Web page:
Although twin pregnancies account for only 3% of all births in both the United States1 and France,1,2 they have complications more often than singleton pregnancies do and account for about one third of the very preterm deliveries in high-resource countries.
The most recent and contributive neonatal data about twin pregnancies—from the Twin Birth Study3 and the JUMODA (JUmeaux MODe d’Accouchement) study4—did not show that neonatal mortality and morbidity rates differed according to the planned mode of delivery for twins born between 32 and 39 weeks of gestation. Controversy, nonetheless, persists about the planned mode of delivery for twins born before 32 weeks of gestation. No randomized controlled trials have compared planned vaginal and cesarean deliveries in this population. The results of some large retrospective population-based studies have shown an increased risk of neonatal morbidity, mainly for the second twin, after vaginal deliveries compared with cesarean deliveries.3–6 But these studies were limited by selection bias3–5 and by their comparison by the actual mode of delivery rather than the planned mode of delivery.3,4,6 The few retrospective studies that assessed the planned mode of delivery have reported contradictory results for neonatal morbidity between groups.7,8
Consequently, the conclusions of the American9 and French10 guidelines that rely on these low levels of evidence both consider the data insufficient to recommend one planned mode of delivery rather than the other for very preterm twins.
The French nationwide prospective population-based cohort study of twin pregnancies, JUMODA, was specifically designed to assess perinatal morbidity and mortality in twins according to the planned mode of delivery and offered the opportunity to conduct analyses for very preterm twin pregnancies with high-quality data. The aim of this planned secondary analysis of the JUMODA cohort was to assess survival to discharge without severe neonatal morbidity according to the planned mode of delivery for twins born before 32 weeks of gestation.
All study participants were part of JUMODA, a nationwide, observational, prospective, population-based study conducted from February 10, 2014, through March 1, 2015, in 176 French maternity units that each performed more than 1,500 annual deliveries. Detailed information regarding the participating women and maternity units has previously been reported.11 This cohort, specially designed to assess the effect of the planned mode of delivery and of delivery management on perinatal outcomes in twin pregnancies, prospectively enrolled 8,823 women at or after 22 weeks of gestation immediately after delivery. Given the absence of solid evidence supporting one management policy over the other, French guidelines allow both planned cesarean delivery and planned vaginal delivery for very preterm twin pregnancies, depending on the situation and the obstetric team's preference.10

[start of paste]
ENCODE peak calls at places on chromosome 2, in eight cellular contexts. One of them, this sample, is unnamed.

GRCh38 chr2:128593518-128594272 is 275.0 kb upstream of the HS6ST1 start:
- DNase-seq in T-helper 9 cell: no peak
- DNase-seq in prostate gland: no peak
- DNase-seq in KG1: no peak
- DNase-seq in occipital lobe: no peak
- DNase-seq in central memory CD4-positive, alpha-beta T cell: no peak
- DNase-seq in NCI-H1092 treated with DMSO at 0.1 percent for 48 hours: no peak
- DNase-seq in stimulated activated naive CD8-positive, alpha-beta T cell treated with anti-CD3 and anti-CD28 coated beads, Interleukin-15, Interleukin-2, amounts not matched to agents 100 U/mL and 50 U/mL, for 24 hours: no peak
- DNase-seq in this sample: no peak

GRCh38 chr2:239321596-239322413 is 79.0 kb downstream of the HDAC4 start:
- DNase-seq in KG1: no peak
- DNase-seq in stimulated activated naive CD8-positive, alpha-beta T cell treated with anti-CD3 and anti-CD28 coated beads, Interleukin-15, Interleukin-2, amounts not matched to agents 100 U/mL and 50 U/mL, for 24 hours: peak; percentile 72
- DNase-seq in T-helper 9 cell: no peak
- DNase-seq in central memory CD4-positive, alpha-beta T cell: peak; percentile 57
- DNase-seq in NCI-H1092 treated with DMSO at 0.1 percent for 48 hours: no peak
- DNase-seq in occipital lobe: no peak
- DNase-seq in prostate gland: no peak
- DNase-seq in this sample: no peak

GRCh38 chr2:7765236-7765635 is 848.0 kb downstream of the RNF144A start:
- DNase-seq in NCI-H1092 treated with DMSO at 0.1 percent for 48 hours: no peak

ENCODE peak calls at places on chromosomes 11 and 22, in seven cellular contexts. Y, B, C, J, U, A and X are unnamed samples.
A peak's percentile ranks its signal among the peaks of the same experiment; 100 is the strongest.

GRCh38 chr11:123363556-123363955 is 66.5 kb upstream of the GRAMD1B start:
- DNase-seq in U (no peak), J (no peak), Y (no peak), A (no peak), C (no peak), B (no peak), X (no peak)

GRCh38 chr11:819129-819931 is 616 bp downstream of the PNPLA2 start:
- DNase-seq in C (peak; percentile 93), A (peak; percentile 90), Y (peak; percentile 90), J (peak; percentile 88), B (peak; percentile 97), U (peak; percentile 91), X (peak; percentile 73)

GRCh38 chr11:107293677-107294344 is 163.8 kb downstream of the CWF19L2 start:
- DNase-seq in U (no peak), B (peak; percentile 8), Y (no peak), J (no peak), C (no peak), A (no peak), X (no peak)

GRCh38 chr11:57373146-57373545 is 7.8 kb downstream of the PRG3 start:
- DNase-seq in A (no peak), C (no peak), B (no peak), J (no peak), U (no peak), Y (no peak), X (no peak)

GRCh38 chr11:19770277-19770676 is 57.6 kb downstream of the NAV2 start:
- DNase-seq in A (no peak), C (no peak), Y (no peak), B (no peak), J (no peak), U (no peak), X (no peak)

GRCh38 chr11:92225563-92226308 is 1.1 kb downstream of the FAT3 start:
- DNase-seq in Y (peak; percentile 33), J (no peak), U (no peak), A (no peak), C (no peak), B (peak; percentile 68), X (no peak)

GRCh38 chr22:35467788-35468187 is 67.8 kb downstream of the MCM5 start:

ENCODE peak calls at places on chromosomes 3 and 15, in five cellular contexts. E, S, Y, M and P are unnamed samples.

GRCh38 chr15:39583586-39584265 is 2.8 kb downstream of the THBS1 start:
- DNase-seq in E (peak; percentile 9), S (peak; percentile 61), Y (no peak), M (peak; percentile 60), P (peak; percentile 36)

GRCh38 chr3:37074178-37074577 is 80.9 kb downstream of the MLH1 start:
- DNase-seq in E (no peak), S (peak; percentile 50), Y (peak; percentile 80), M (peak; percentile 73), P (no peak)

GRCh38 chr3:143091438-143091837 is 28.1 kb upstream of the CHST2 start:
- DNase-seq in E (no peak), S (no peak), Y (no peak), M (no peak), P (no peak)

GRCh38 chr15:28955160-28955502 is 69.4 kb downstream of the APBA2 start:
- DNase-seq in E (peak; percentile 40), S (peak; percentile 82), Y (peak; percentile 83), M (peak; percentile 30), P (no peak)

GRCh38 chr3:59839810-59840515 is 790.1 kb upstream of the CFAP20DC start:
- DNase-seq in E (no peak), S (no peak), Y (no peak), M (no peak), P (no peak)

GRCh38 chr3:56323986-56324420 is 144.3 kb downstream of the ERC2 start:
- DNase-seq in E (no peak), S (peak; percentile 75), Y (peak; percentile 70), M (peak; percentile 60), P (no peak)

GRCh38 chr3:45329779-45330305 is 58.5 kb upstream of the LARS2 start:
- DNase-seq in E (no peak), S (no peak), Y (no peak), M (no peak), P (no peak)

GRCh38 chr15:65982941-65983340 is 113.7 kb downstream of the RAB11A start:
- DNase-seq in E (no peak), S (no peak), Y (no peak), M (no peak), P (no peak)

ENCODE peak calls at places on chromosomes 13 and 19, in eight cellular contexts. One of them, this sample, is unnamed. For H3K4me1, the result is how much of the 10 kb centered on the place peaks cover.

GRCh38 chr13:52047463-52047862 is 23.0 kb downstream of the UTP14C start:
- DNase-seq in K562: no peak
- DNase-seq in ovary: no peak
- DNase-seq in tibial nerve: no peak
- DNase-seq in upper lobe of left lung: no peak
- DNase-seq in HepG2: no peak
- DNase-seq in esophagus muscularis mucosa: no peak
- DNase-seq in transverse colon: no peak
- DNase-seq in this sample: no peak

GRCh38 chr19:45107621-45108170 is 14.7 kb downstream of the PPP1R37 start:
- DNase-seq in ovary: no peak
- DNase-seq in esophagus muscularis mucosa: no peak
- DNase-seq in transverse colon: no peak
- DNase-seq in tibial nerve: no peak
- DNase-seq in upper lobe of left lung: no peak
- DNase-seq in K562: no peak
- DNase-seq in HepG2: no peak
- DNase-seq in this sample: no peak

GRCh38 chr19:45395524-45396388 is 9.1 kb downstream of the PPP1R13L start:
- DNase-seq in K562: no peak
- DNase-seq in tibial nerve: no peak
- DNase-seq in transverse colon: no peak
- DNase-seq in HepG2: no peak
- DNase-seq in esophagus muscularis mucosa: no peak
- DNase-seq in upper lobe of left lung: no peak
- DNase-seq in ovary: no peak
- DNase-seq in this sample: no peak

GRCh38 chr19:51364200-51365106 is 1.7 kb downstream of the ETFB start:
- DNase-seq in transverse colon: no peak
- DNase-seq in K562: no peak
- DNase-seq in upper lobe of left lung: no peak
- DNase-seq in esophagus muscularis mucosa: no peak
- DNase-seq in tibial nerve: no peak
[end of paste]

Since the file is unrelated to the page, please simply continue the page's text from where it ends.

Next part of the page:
For this planned secondary analysis of the JUMODA cohort, we included twin pregnancies from 26 0/7 weeks of gestation because, during the study period, active antenatal care, including the willingness to perform a cesarean delivery for fetal indication between 24 and 26 weeks of gestation, was not general practice in France. It differed quite substantially from one maternity ward to another. Situations with contraindications to vaginal delivery were excluded (first twin in transverse presentation, repeated previous cesarean deliveries, or maternal contraindications). Other exclusion criteria were an underlying pathology for which a planned cesarean delivery is indicated and associated with neonatal prognosis, such as suspected fetal growth restriction for either twin, twin–twin transfusion syndrome, or abnormal fetal heart rate, and in utero fetal death for either twin (Fig. 1).
The exposure of interest was the planned mode of delivery, with planned vaginal delivery as the reference group. The planned mode of delivery was defined prospectively by the obstetrician who performed the delivery. Immediately after delivery, obstetricians completed a detailed web-based questionnaire about the planned mode of delivery, indications for planned cesarean delivery or induction of labor, and details about the delivery management, and classified it as a planned cesarean delivery or planned vaginal delivery.
Research nurses collected data about maternal characteristics, medical history, pregnancy complications, and neonatal health.
The primary outcome was survival to discharge without severe neonatal morbidity. This outcome was defined as the number of children discharged alive from the hospital (relative to the number of fetuses alive at the beginning of labor) without severe neonatal morbidity, which was defined as any of the following: grade 3 or grade 4 intraventricular hemorrhage confirmed by ultrasonography; periventricular leukomalacia; stage 2 or stage 3 necrotizing enterocolitis according to Bell's staging12; and bronchopulmonary dysplasia, defined as the need for supplemental oxygen at a postnatal gestational age of 36 weeks. This primary outcome was treated as a binary variable.